``````curl -XGET 'http://localhost:9200/important_locations/_search?pretty=true' -d '
{
"sort" : [
{
"_geo_distance" : {
"location" : {
"lat" : 51.92286439999999,
"lon" : 4.479229999999999
},
"order" : "asc",
"unit" : "km"
}
}
],
"query": {
"filtered" : {
"query" : {
"match_all" : {}
}
}
}
}'
``````

Check the `sort` field for the distances:

``````{
"took" : 173,
"timed_out" : false,
"_shards" : {
"total" : 5,
"successful" : 5,
"failed" : 0
},
"hits" : {
"total" : 4,
"max_score" : null,
"hits" : [ {
"_index" : "important_locations",
"_type" : "location",
"_id" : "OpuBlM6nQFOZ5lCEcBVA8w",
"_score" : null, "_source" : {"name": "Fanshop Coolsingel", "location": {"lat": "51.91862", "lon": "4.480092"}},
"sort" : [ 0.47564430077142694 ]
}, {
"_index" : "important_locations",
"_type" : "location",
"_id" : "xL0Oy5XqRs-DgZQqjMgTiQ",
"_score" : null, "_source" : {"name": "Fanshop Centraal Station Rotterdam", "location": {"lat": "51.924285", "lon": "4.469892"}},
"sort" : [ 0.6595521711295553 ]
}, {
"_index" : "important_locations",
"_type" : "location",
"_id" : "RwhR9pXuRP2GBse3JmjdGA",
"_score" : null, "_source" : {"name": "Fanshop Station de Kuip", "location": {"lat": "51.891288", "lon": "4.513916"}},
"sort" : [ 4.241464778143902 ]
}, {
"_index" : "important_locations",
"_type" : "location",
"_id" : "5TV1jQm1ROqvbD3oFR0k7Q",
"_score" : null, "_source" : {"name": "Fanshop Stadion", "location": {"lat": "51.893423", "lon": "4.525188"}},
"sort" : [ 4.5449626829339085 ]
} ]
}
}
``````

Less than half a kilometer! Awesome, right?

Even better, let’s filter fanshops within a 1km radius of the stadium:

``````curl -XGET 'http://localhost:9200/important_locations/_search?pretty=true' -d '
{
"query": {
"filtered" : {
"query" : {
"match_all" : {}
},
"filter" : {
"geo_distance" : {
"distance" : "1km",
"location" : {
"lat" : 51.8939035,
"lon" : 4.5231352
}
}
}
}
}
}'
``````
``````{
"took" : 15,
"timed_out" : false,
"_shards" : {
"total" : 5,
"successful" : 5,
"failed" : 0
},
"hits" : {
"total" : 2,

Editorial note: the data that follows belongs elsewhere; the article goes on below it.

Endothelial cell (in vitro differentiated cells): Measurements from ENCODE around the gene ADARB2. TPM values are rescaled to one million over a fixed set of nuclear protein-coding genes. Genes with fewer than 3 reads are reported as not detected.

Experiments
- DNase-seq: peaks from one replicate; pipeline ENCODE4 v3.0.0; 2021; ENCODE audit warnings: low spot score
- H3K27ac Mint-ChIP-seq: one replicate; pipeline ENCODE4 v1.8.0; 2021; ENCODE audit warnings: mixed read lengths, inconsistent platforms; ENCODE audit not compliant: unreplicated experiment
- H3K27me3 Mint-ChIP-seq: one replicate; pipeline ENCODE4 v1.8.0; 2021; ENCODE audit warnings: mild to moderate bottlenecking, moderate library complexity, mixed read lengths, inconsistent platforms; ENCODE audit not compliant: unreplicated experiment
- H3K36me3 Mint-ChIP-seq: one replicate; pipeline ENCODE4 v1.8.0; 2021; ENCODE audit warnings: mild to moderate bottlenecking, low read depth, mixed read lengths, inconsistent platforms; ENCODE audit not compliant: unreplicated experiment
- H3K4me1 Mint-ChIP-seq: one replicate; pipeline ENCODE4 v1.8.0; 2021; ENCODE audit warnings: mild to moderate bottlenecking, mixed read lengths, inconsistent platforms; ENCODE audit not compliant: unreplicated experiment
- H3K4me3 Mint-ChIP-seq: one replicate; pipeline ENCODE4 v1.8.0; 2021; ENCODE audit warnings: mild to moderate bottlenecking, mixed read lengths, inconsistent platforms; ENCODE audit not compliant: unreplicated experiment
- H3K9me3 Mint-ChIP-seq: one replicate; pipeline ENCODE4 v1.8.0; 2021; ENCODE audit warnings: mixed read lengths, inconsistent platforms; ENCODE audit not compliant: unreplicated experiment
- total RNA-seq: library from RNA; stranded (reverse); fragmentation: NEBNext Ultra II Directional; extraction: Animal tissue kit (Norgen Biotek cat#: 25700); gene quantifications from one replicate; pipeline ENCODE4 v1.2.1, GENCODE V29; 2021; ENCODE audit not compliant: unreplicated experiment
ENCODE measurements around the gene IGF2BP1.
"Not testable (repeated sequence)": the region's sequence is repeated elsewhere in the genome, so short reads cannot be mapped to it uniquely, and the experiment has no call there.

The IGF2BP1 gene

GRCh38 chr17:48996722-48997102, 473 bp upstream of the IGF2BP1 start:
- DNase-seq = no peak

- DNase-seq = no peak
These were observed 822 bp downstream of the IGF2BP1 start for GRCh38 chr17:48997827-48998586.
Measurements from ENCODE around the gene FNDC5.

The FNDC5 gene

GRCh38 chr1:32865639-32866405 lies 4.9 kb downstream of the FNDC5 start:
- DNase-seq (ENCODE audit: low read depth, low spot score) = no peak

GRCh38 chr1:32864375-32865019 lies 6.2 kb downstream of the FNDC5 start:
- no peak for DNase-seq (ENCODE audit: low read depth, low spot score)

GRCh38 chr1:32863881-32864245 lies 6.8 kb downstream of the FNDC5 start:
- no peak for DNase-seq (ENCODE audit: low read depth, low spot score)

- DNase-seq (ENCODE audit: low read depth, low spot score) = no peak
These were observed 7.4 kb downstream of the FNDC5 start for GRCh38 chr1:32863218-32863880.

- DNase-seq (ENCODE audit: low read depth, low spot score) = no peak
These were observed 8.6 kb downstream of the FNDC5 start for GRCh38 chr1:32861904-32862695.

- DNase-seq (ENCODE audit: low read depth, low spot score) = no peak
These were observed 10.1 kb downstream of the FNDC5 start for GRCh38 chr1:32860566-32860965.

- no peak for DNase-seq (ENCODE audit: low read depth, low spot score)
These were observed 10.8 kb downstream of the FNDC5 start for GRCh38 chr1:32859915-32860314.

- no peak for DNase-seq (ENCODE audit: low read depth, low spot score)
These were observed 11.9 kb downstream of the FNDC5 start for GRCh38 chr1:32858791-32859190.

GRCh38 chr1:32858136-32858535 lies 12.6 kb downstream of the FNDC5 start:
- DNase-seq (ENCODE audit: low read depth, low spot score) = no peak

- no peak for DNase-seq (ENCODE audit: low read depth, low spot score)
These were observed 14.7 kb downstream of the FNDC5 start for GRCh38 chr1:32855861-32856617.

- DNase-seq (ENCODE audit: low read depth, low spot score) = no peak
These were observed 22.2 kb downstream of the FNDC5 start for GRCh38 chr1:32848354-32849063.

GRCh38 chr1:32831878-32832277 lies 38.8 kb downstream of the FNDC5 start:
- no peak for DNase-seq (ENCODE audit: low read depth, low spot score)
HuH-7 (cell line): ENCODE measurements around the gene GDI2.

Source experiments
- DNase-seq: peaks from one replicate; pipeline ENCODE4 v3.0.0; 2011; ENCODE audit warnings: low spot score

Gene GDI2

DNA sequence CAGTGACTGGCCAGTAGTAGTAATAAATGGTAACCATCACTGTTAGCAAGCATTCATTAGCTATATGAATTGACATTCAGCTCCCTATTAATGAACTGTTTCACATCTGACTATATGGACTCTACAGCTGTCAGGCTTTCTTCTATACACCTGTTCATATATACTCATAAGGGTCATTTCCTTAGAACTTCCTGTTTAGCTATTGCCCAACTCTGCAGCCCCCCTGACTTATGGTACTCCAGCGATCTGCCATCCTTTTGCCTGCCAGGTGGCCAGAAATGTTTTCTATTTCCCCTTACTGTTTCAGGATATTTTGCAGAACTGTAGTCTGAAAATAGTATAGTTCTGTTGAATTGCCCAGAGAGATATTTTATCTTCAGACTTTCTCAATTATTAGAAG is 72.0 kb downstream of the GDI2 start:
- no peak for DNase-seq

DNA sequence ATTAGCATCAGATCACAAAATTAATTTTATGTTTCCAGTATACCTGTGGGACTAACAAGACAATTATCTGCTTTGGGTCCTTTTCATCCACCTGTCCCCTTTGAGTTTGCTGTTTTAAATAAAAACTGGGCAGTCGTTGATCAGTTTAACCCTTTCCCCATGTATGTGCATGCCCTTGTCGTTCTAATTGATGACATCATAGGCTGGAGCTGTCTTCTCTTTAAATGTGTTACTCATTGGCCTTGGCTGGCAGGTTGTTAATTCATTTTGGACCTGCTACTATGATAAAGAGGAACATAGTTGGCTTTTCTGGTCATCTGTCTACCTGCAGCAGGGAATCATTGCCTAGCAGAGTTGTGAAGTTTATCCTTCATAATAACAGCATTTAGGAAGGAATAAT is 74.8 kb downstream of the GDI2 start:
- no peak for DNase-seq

"max_score" : 1.0,
"hits" : [ {
"_index" : "important_locations",
"_type" : "location",
"_id" : "RwhR9pXuRP2GBse3JmjdGA",
"_score" : 1.0, "_source" : {"name": "Fanshop Station de Kuip", "location": {"lat": "51.891288", "lon": "4.513916"}}
}, {
"_index" : "important_locations",
"_type" : "location",
"_id" : "5TV1jQm1ROqvbD3oFR0k7Q",
"_score" : 1.0, "_source" : {"name": "Fanshop Stadion", "location": {"lat": "51.893423", "lon": "4.525188"}}
} ]
}
}
``````

So two out of four fanshops are within 1 km. I should plot these as markers on a map someday!

#### Pro tip: custom types in Doctrine.

I demonstrated inserting POINTs into MariaDB using the `GeomFromText` function. In practise we use Doctrine ORM to manage our entities. You can create a custom mapping in Doctrine too.

Luckily someone already did that for us. I tried djlambert‘s creof/doctrine2-spatial package. It allows you to annotate the location field with the POINT type:

``````<?php

use CrEOF\Spatial\PHP\Types\Geometry\Point;
use Doctrine\ORM\Mapping as ORM;

/**
* @ORM\Table(name="important_locations")
* @ORM\Entity
*/
class ImportantLocation
{
/**
* @var integer
*
* @ORM\Column(name="id", type="integer")
* @ORM\Id
* @ORM\GeneratedValue(strategy="IDENTITY")
*/
private \$id;

/**
* @var Point
*
* @ORM\Column(name="location", type="point", nullable=true)
*/
private \$location;

/**
* @param Point \$location
*/
public function setLocation(Point \$location)
{
\$this->location = \$location;
}
}
``````

This makes inserting a location as easy as:

``````\$importantLocation = new ImportantLocation()
\$importantLocation->setLocation(new Point(51.8939035, 4.5231352));
``````

#### Testing setup

In this post I used a sandbox Vagrant environment with Ubuntu 14.04. I set it up with the following `Vagrantfile`:

``````Vagrant.configure(2) do |config|

config.vm.box = "ubuntu/trusty64"

end
``````

Then I installed MariaDB and ElasticSearch:

``````sudo apt-get install software-properties-common -y
sudo apt-key adv --recv-keys --keyserver hkp://keyserver.ubuntu.com:80 0xcbcb082a1bb943db
sudo apt-get update